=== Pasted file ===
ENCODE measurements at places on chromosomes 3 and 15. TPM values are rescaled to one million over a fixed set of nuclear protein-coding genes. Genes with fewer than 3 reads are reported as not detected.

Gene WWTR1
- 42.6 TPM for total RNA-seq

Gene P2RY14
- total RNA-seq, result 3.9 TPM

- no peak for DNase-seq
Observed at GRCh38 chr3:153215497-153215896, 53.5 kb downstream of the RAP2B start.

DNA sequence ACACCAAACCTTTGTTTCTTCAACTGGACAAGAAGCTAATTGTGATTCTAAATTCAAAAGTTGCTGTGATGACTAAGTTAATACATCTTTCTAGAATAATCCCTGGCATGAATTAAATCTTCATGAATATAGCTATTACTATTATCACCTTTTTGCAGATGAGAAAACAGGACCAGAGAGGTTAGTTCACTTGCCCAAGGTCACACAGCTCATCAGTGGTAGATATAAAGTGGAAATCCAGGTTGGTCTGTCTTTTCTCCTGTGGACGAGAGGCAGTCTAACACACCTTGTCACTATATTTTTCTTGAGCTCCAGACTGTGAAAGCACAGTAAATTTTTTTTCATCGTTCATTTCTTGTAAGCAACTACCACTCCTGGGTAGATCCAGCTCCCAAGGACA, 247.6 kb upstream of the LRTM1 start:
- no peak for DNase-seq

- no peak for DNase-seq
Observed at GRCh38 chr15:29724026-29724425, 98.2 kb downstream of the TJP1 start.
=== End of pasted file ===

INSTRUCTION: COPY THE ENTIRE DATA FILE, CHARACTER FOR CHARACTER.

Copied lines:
ENCODE measurements at places on chromosomes 3 and 15. TPM values are rescaled to one million over a fixed set of nuclear protein-coding genes. Genes with fewer than 3 reads are reported as not detected.

Gene WWTR1
- 42.6 TPM for total RNA-seq

Gene P2RY14
- total RNA-seq, result 3.9 TPM

- no peak for DNase-seq
Observed at GRCh38 chr3:153215497-153215896, 53.5 kb downstream of the RAP2B start.

DNA sequence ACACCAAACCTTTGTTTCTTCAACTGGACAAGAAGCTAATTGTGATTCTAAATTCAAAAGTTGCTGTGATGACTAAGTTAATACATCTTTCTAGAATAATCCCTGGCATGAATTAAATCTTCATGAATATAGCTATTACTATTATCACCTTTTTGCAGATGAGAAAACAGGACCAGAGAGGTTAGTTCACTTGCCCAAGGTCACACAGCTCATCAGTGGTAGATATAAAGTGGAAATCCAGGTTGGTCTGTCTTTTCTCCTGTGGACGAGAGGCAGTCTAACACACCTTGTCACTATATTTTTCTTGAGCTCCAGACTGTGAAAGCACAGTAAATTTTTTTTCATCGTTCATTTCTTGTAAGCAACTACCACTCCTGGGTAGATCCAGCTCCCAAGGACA, 247.6 kb upstream of the LRTM1 start:
- no peak for DNase-seq

- no peak for DNase-seq
Observed at GRCh38 chr15:29724026-29724425, 98.2 kb downstream of the TJP1 start.